Bagna Cauda is a dish from the Piedmont region of Northwest Italy. The Italians typically eat this warm dip in the fall and winter, but I like to break the so called “rules” and serve it in the spring and summer months as a light dip for fresh, colorful raw vegetables like carrots, cucumber, cauliflower, peas and radish.
This warm dip with crudité (raw vegetables) was often served for the field workers during the harvest months. The term “bagna cauda” translates from Italian to “hot bath”; cloves of garlic are simmered with anchovies in olive oil and finished with butter, lemon zest and red wine vinegar.
Don’t count out anchovies, even if you aren’t a fan; give them a try in this recipe anyway. You can’t necessarily taste the anchovy flavor but they provide a briny, umami flavor that rounds out the dipping sauce. While oil-packed anchovies are traditionally used, I also like using the anchovy paste that comes in a tube – it lasts longer and can be kept in the fridge for easy use.
I always use fresh cloves of garlic, the pre-minced jars of garlic don’t taste the same. It loses a lot of the powerful garlic flavor when it’s jarred. This is because it has been soaked in water for a long period of time. Peeling garlic only takes a bit. As the garlic is cooked the flavor mellows so it’s not very pungent but adds a base flavor.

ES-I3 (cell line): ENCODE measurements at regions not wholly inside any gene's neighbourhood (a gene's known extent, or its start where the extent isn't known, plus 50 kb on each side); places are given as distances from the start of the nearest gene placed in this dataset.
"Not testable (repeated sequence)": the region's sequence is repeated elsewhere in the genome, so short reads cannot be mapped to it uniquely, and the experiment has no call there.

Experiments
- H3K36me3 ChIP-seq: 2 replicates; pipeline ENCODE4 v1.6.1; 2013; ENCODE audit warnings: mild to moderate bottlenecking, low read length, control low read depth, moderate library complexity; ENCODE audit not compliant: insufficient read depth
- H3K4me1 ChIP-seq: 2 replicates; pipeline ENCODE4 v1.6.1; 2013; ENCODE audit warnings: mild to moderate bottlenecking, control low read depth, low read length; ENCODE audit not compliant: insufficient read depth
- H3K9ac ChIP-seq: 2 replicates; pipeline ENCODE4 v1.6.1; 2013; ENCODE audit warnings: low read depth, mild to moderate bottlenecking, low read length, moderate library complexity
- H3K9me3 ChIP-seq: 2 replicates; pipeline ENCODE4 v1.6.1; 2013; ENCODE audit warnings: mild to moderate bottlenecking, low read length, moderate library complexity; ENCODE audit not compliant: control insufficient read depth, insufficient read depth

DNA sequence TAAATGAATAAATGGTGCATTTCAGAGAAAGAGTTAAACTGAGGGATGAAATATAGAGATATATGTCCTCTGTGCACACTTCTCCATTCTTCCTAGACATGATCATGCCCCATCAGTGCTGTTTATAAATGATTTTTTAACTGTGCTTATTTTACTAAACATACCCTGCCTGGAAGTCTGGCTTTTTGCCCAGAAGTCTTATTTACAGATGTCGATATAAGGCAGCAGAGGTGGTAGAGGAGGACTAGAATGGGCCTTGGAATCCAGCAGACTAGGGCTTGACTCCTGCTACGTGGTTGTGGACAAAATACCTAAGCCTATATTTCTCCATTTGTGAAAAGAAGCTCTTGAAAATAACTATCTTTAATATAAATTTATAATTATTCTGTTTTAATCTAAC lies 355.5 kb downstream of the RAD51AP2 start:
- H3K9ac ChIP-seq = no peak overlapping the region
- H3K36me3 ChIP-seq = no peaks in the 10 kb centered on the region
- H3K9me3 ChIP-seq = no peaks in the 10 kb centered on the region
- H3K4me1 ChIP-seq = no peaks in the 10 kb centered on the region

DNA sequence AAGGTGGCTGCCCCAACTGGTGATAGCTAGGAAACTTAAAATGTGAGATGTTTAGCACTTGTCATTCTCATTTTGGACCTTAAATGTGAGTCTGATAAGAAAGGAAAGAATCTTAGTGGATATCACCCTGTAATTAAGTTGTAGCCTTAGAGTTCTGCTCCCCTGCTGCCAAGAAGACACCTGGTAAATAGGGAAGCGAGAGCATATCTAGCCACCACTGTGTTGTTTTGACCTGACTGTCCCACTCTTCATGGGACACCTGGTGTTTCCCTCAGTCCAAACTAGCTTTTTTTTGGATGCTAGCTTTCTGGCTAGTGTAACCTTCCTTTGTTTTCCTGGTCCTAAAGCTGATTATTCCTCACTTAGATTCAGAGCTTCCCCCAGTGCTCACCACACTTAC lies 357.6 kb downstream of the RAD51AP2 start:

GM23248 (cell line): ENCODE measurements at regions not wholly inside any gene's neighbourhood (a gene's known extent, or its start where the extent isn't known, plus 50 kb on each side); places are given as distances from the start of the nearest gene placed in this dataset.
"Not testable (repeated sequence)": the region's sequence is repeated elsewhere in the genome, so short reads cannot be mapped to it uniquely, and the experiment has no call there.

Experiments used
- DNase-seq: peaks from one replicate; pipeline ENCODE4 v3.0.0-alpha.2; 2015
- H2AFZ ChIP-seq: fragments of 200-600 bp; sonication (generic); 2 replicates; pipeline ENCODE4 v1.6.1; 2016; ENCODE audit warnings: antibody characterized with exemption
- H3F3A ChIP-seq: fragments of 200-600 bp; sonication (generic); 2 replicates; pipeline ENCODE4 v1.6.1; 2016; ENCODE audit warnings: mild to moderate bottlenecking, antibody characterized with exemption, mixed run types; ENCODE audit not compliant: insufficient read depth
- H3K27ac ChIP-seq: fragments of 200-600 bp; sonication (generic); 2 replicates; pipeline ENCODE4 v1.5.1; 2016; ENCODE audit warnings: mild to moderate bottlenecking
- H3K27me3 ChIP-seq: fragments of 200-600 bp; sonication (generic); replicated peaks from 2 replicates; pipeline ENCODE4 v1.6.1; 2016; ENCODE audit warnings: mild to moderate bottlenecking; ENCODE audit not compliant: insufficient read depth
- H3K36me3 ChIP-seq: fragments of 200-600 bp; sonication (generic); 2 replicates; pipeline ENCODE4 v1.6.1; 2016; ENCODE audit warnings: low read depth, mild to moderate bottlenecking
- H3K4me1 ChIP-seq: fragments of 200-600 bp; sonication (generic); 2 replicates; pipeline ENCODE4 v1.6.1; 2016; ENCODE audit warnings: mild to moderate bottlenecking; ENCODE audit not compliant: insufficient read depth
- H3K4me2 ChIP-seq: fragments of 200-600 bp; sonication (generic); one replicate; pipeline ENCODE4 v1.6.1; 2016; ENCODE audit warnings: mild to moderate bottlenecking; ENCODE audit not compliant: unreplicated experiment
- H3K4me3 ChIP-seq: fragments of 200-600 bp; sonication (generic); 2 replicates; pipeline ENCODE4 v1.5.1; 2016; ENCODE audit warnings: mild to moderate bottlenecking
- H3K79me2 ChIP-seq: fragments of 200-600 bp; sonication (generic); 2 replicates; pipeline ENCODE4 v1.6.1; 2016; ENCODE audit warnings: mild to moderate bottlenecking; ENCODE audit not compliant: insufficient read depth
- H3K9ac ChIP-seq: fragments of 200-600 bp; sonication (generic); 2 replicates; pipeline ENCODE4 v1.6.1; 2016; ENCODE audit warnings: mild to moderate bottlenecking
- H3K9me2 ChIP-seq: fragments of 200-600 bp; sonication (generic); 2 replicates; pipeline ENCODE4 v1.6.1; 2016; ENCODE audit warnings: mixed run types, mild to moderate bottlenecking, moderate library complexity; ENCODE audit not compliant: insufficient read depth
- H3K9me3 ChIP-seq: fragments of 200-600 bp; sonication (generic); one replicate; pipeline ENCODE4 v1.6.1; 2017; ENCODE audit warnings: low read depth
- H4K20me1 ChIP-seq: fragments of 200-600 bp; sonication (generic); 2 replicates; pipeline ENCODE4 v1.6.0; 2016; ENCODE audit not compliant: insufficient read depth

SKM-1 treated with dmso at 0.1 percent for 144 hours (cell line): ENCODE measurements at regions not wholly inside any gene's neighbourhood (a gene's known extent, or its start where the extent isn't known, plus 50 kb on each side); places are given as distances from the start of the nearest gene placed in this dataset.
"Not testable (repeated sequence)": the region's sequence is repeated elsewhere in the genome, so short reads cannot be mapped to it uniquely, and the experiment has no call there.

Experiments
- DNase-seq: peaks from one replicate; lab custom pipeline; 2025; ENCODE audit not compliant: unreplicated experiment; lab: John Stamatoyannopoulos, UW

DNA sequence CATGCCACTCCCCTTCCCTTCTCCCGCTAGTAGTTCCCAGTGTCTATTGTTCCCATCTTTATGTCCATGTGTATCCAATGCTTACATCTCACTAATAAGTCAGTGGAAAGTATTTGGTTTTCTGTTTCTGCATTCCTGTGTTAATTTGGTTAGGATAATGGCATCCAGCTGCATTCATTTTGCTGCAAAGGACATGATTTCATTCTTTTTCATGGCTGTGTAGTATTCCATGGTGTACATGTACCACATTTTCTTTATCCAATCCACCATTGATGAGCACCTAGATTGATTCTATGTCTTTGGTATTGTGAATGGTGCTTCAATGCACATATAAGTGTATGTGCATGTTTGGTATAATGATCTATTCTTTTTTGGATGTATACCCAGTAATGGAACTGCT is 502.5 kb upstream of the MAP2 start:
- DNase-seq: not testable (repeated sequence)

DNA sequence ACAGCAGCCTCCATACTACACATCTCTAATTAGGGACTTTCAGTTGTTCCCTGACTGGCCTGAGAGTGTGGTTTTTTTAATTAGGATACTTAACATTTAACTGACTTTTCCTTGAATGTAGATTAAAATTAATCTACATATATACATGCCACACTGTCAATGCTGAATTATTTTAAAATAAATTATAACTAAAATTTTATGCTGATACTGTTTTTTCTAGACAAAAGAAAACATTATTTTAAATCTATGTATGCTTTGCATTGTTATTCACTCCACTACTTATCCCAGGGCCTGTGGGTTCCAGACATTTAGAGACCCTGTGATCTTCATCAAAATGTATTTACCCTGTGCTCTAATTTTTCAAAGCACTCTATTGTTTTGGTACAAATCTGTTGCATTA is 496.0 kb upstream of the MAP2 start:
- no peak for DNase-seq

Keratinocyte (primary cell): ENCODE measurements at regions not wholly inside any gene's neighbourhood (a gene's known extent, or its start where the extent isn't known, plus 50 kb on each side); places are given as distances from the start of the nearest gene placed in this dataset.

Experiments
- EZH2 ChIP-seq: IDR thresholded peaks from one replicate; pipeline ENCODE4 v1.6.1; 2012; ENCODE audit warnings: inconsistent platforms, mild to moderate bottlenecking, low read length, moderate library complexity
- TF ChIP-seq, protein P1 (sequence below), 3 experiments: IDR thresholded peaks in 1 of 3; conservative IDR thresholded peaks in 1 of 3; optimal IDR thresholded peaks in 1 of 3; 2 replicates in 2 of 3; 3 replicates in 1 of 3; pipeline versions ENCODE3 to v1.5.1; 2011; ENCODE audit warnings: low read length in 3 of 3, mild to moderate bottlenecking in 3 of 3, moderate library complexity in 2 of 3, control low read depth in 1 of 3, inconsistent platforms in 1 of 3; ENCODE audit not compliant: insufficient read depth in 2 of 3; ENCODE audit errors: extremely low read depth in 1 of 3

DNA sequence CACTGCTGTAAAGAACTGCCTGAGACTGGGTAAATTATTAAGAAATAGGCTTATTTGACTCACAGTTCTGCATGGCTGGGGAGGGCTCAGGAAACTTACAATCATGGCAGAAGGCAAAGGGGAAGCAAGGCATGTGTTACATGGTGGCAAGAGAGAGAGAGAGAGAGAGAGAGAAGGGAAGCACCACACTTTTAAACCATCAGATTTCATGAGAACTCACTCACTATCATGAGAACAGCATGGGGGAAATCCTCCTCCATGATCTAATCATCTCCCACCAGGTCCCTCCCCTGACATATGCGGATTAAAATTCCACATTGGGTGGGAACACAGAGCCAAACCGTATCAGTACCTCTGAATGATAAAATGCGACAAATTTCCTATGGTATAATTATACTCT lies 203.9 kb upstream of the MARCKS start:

While all olive oil comes from the fruit of olive trees, it’s not all created equal. Extra-virgin olive oil is unrefined and made from pure, cold-pressed olives, giving it more of a true olive taste. Regular olive oil is made from a blend of both cold-pressed and processed oils. I typically cook with extra-virgin olive oil when deciding between the two. Olive oil has a lower smoke point than many other oils, making it better for lower temperature cooking. Save pricey olive oils for finishing the recipe where the flavors will really shine – like in dips, for breads and salad dressing.
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